Race, genetics explained variations in 25-hydroxyvitamin D

Community-dwelling black Americans demonstrated lower levels of total 25-hydroxyvitamin D and vitamin D-binding protein compared with whites, according to researchers.

These racial differences provide an explanation for a common genetic polymorphism, according to cross-sectional data from the Healthy Aging in Neighborhoods of Diversity across the Life Span (HANDLS) study.

“Race explained 22.7% of the variation in total 25-hydroxyvitamin D levels in an unadjusted model,” Camille E. Powe, MD, of the department of medicine at Brigham and Women’s Hospital, and colleagues wrote.

“Because levels of total 25-hydroxyvitamin D are consistently lower in black Americans than in white Americans, blacks are frequently classified as vitamin D-deficient. … We found that levels of vitamin D-binding protein are also lower in blacks, probably because of the high prevalence of a common genetic variant,” they wrote. “Therefore, low levels of total 25-hydroxyvitamin D probably do not indicate true vitamin D deficiency. … Bioavailable 25-hydroxyvitamin D may be a more appropriate cross-racial marker of vitamin D sufficiency.”

Levels of total 25-(OH)D, vitamin D-binding protein, parathyroid hormone and bone mineral density were measured in blacks (n=1,181) and whites (n=904). In addition, each patient was screened for two common single nucleotide polymorphisms in the vitamin D-binding protein gene (rs7041 and rs4588), according to data.

Mean levels of total 25-(OH)D and vitamin D-binding protein were lower in blacks compared with whites (total 25-[OH]D, 15.6 ng/mL vs. 25.8 ng/mL, P<.001; vitamin D-binding protein, 168 mcg/mL vs. 337 mcg/mL, P<.001), according to data.

Genetic polymorphisms also appeared to explain 79.4% of the variations in vitamin D-binding protein; 9.9% in total 25-(OH)D, according to data.

Black patients tended to have greater BMD (1.05 g/cm2 vs. 0.94 g/cm2, P<.001) compared with whites, researchers added.

BMD was not associated with levels of bioavailable or 25-(OH)D in black homozygous patients, researchers wrote. However, BMD appeared to increase with increasing levels of total or bioavailable 25-(OH)D in whites. Moreover, homozygous patients displayed similar levels of bioavailable 25-(OH)D overall (2.9 ng/mL in blacks vs. 3.1 ng/mL in whites; P=.71) and within quintiles of parathyroid hormone concentration.

In an accompanying editorial, Michael F. Holick, MD, PhD, of the department of medicine, section of endocrinology, nutrition and diabetes, and the Vitamin D, Skin and Bone Research Laboratory at Boston University Medical Center, wrote that vitamin D deficiency has become a global health issue that is associated with metabolic bone disease and other chronic illnesses.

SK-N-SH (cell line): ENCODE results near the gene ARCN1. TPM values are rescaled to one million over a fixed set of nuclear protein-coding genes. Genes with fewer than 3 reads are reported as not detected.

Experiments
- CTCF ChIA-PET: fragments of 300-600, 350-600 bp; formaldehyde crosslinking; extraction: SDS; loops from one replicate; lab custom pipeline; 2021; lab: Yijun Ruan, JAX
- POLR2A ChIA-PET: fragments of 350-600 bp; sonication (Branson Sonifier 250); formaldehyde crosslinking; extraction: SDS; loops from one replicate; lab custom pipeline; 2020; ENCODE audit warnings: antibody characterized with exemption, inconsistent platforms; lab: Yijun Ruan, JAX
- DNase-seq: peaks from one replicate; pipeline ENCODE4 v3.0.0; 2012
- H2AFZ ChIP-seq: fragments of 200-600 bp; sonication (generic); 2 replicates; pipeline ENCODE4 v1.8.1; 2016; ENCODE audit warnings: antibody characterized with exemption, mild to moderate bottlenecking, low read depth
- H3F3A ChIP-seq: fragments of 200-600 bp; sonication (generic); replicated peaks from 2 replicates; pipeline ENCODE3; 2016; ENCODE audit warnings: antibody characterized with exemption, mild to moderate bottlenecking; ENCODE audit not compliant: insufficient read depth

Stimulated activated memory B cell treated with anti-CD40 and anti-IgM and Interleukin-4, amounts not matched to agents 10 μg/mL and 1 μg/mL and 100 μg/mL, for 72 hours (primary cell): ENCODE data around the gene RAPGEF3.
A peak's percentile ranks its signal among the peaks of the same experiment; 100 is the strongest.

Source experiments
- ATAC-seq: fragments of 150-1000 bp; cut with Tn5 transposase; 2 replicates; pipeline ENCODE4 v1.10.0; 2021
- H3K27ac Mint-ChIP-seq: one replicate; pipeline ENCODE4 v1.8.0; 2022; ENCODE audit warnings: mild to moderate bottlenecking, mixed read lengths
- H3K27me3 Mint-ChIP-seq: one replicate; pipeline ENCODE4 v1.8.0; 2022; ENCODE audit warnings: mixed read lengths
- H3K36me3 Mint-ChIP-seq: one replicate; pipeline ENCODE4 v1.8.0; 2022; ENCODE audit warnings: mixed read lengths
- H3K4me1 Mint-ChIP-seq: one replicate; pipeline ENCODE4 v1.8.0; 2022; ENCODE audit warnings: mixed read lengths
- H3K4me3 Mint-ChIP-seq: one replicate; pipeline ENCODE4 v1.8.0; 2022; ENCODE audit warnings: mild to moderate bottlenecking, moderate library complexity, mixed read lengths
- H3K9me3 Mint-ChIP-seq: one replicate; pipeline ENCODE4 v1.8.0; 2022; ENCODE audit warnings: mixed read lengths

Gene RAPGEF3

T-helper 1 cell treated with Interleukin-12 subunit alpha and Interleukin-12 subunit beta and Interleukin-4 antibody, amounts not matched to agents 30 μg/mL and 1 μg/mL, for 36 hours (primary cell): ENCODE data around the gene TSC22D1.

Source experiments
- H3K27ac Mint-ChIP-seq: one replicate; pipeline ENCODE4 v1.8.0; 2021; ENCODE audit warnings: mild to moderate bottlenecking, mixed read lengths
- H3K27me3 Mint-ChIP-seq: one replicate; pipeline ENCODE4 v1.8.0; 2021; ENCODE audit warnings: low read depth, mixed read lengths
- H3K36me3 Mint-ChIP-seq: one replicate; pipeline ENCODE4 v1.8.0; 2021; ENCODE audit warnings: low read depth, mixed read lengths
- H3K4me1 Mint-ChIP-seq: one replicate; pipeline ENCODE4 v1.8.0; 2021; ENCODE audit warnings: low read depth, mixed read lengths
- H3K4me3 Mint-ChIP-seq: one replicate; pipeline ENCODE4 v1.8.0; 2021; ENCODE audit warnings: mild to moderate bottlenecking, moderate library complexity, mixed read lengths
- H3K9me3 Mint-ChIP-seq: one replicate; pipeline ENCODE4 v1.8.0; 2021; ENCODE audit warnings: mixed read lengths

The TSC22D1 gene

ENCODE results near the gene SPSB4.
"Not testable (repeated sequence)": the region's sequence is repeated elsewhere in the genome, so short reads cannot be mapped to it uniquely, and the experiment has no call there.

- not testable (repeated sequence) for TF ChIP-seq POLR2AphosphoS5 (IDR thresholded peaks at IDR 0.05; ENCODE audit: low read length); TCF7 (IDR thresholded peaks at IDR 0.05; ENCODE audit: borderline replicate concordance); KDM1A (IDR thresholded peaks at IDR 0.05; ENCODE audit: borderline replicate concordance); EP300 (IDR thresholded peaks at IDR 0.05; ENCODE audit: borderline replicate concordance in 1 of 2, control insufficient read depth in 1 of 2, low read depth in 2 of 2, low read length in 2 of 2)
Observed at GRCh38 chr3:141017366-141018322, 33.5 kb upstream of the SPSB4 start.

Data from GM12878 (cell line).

“A perplexing paradox is that blacks have a higher bone mineral density but lower 25-hydroxyvitamin D levels than whites,” Holick wrote.

He concluded that more research is needed to fully appreciate what bioavailable vs. total vitamin D status means for 25-(OH)D and 1,25-(OH)D.

For more information:

Holick MF. N Engl J Med. 2013;369;21:2047-2048.

Powe CE. N Engl J Med. 2013;369;21:1991-2000.

Disclosure: Four of the researchers report being co-inventors on a patent pending on the use of bioavailable vitamin D for the assessment of vitamin D status. Holick reports no relevant financial disclosures.

Clifford J. Rosen, MD

Clifford J. Rosen

  • There has long been controversy concerning the relative value of measuring a serum vitamin D levels to assess insufficiency in specific ethnic and racial groups. For example, black patients have lower levels of total serum 25-(OH)D than whites across all age groups, and if one uses a cutoff of 30 ng/mL for total 25-(OH)D to define vitamin D insufficiency, nearly 96% of black Americans would be considered deficient or insufficient. Many of these same individuals will also have high levels of parathyroid hormone. Yet, black Americans have much greater bone mass than whites, and their risk for osteoporotic fractures is considerably lower than whites.

    In the paper by Powe and colleagues recently published in the New England Journal of Medicine, the authors examined this question by measuring  total serum 25-(OH)D and serum vitamin D-binding protein in a large cohort of black and white Americans. They also assessed polymorphisms in the vitamin D-binding protein and related those differences to serum total and bioactive vitamin D (done by calculating the concentration of total 25-[OH]D and vitamin D-binding protein).

    Powe and colleagues provide clear evidence that racial differences in serum 25-(OH)D are due to common genetic polymorphisms, and that bioavailable 25-(OH)D may be a better indicator for determining insufficiency. Thus, screening individuals for low vitamin D using the conventional serum 25-(OH)D measurement may lead to erroneous results. A new assay to measure free or bioavailable 25-(OH)D will be needed to determine the true prevalence of vitamin D insufficiency in various populations and ethnic groups.

    • Clifford J. Rosen, MD
    • Director of clinical and translational research; senior scientist
      Maine Medical Center’s Research Institute
  • Disclosures: Rosen reports no relevant financial disclosures.